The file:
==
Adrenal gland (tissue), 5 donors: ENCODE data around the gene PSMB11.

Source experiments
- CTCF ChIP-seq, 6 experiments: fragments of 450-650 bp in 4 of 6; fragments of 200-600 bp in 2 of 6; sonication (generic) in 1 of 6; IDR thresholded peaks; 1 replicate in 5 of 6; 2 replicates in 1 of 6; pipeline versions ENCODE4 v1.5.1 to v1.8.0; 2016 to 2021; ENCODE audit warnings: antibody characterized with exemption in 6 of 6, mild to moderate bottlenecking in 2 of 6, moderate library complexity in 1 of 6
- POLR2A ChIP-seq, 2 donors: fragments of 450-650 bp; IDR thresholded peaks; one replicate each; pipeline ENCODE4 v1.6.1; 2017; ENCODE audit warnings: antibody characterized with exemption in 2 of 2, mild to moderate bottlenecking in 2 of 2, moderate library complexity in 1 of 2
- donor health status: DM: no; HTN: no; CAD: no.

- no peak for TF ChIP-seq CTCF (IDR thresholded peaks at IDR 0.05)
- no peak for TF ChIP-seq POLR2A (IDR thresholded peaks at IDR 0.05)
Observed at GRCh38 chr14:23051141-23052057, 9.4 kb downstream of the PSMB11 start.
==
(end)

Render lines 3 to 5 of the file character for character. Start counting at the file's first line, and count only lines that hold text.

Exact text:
- CTCF ChIP-seq, 6 experiments: fragments of 450-650 bp in 4 of 6; fragments of 200-600 bp in 2 of 6; sonication (generic) in 1 of 6; IDR thresholded peaks; 1 replicate in 5 of 6; 2 replicates in 1 of 6; pipeline versions ENCODE4 v1.5.1 to v1.8.0; 2016 to 2021; ENCODE audit warnings: antibody characterized with exemption in 6 of 6, mild to moderate bottlenecking in 2 of 6, moderate library complexity in 1 of 6
- POLR2A ChIP-seq, 2 donors: fragments of 450-650 bp; IDR thresholded peaks; one replicate each; pipeline ENCODE4 v1.6.1; 2017; ENCODE audit warnings: antibody characterized with exemption in 2 of 2, mild to moderate bottlenecking in 2 of 2, moderate library complexity in 1 of 2
- donor health status: DM: no; HTN: no; CAD: no.